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To Tell or Not to Tell

To Tell or Not to Tell

It was an uncomfortable meal of tacos, enchiladas, and far too much information. Around the table we heard an all too common story of a bitter church situation. Round eyed and attentive, children listened to the grownups spew. I cringed at a conversation submerged in relationships gone wrong.

We met at a restaurant to catch up, but along with the group, a painful dispute regurgitated.

I shoved myself farther into my seat, uncomfortable with the discussion, uneasy about the tone, and unsure about how to neutralize abrasive words on young ears.

“Why did he do that?” From across the table, a six-year-old broke into the adult exchange.

It prompted a verbal list of wrongs committed by another parishioner. It felt to me like each offense sat on the little boy’s shoulders like stacked weights, much too heavy for him.

The little boy’s dad turned to my husband and said, “He needs to know how it is. We don’t hide things from our children.”

Sometimes it’s not easy to decipher what our children should know about our situations and what is better that they don’t. But transparency and honesty require sensitivity to age and obedience to Scripture.

The apostle Paul had good reason to talk negatively about others from prison where he was incarcerated, but instead he penned, “But now you also, put them all aside: anger, wrath, malice, slander, and abusive speech from your mouth.” Colossians 3:8; NASB.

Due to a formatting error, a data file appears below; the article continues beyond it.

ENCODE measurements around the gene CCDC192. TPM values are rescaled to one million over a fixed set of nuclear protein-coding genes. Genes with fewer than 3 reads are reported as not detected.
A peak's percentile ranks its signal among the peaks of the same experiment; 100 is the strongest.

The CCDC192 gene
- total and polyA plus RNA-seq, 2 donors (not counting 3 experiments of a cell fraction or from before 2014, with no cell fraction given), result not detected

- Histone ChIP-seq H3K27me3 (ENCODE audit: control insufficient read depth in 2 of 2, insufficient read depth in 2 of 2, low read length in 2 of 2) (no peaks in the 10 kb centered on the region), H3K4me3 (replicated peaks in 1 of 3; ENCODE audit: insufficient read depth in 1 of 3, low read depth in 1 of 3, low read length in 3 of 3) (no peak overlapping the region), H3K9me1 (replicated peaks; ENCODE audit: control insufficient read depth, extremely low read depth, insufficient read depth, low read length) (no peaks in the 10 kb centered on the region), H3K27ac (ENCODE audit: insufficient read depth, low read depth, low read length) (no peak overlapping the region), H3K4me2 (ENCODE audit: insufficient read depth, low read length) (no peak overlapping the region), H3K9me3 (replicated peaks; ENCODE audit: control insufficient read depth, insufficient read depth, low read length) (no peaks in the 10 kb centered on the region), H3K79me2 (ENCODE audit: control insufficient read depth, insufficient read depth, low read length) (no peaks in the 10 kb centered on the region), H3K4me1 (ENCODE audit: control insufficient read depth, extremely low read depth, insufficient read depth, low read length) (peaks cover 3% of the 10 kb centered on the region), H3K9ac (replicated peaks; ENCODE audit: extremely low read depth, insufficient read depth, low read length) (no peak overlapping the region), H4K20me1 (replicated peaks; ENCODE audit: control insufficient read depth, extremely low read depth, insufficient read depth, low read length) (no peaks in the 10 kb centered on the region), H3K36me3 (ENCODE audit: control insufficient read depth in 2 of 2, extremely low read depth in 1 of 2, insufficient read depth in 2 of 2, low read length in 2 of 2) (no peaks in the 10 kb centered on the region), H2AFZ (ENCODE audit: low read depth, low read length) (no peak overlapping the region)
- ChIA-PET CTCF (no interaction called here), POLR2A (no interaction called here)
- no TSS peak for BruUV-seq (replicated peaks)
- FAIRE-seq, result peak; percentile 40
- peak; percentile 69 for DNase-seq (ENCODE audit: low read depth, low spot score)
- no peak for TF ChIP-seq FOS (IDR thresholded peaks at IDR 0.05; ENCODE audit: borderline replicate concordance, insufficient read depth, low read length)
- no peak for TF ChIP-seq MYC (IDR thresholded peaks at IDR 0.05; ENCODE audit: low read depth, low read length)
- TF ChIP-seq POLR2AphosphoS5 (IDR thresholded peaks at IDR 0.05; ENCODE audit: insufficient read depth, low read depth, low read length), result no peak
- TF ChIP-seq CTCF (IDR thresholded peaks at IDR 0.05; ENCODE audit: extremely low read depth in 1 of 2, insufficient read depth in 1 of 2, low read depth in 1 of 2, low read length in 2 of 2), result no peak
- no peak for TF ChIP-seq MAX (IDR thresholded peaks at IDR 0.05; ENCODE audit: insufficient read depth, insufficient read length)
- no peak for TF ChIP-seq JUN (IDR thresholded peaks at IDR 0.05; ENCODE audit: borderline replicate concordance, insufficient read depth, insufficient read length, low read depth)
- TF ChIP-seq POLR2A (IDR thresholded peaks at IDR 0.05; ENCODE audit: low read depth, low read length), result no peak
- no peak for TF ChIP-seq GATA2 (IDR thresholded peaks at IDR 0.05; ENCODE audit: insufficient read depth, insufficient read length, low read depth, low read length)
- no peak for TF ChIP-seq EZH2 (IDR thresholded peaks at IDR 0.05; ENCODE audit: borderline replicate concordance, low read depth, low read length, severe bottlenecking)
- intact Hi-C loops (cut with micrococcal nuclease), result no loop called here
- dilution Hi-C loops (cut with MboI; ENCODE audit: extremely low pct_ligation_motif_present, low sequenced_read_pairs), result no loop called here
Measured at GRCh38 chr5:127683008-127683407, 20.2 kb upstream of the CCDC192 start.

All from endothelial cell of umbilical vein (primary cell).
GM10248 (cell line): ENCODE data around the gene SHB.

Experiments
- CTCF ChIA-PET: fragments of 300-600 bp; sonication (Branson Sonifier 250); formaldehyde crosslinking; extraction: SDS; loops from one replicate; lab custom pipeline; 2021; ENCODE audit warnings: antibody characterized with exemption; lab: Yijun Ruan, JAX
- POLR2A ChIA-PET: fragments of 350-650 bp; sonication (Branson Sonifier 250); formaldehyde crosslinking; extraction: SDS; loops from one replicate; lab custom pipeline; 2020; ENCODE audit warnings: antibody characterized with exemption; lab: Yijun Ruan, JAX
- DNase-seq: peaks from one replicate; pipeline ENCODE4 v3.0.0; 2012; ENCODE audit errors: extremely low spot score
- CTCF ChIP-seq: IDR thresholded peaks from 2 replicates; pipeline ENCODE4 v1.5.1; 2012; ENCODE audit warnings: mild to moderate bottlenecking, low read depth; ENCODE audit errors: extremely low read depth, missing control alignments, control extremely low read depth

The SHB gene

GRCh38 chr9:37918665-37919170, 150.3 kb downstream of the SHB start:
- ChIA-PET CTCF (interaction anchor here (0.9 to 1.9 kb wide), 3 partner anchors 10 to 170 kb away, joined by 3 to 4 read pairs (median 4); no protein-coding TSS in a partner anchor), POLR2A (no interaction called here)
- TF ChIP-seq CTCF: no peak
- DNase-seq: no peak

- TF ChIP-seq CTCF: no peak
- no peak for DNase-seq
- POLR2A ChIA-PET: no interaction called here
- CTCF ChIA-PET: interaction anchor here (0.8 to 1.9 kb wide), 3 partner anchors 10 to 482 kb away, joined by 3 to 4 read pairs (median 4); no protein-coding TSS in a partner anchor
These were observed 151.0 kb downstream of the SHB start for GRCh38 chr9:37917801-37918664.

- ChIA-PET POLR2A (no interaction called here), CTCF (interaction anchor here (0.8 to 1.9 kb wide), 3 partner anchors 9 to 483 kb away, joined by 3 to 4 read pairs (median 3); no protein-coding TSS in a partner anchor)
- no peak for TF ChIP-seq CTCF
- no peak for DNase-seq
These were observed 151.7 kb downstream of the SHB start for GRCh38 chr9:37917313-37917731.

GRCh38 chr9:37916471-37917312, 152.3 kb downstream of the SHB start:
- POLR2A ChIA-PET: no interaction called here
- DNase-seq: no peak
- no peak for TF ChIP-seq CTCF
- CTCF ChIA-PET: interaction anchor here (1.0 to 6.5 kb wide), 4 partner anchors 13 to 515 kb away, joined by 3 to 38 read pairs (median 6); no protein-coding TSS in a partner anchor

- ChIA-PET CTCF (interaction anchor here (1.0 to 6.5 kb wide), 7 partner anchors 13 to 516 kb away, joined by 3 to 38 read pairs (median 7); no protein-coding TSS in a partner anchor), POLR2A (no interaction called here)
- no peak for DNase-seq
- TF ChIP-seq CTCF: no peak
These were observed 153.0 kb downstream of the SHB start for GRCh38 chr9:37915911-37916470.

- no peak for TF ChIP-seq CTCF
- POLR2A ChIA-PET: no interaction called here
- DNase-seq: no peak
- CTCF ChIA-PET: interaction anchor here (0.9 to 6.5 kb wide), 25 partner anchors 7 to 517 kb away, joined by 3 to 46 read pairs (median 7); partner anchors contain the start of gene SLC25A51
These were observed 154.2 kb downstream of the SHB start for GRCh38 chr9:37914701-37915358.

If Paul wrote this to adults, when he himself had suffered from the injustices of others, how much more should it be true about the things our children hear from us.

It’s helpful to ask some questions before venting in front of little ears.

  1. Do they need to know?
  2. Is my information truth or assumption?
  3. Does knowledge provide safety?
  4. Is the information helpful to either the situation or them?
  5. Will it cause emotional damage, fear, or insecurity?
  6. Does bringing them into the story build the body of Christ or divide it?
  7. How will it affect their relationship with others?

It is easy to let hurt and frustration splash onto innocent lives, but there is a cost. Children are too young to process adult burdens. Those issues weigh heavy on their minds and hearts. Part of our job as parents is to protect them from petty conflicts, injustices, and relational clashes. Share only what is absolutely necessary and be careful never to cause children to participate in the types of speech or attitude Scripture forbids.

The parents of those children were understandably wounded by events that happened. Unfortunately, their experience bled over onto little listeners who then felt unnecessary hurt.

From a Roman cell Paul wrote in Ephesians 4:29; “Let no unwholesome word proceed from your mouth, but only such a word as is good for edification according to the need of the moment, so that it will give grace to those who hear.” (NASB)

How different our restaurant conversation might have been if a plateful of Paul’s encouragement had been served that evening.

By: Sylvia Schroeder serves as Women’s Care Coordinator at Avant Ministries. She and her husband raised four children in Italy and Germany, where they were missionaries with Avant. Their children are all married and they have twelve grandchildren. Visit her blog, When the House is Quiet, at  sylviaschroeder.com.

Join us at www.just18summers.com for our parenting blog each Monday-Friday and for info about the Just 18 Summers novel.

One Comment

  1. Truth graciously expressed Sylvia. I wondered about others in the restaurant who may have overheard the conversation. That thought made me uncomfortable as well.

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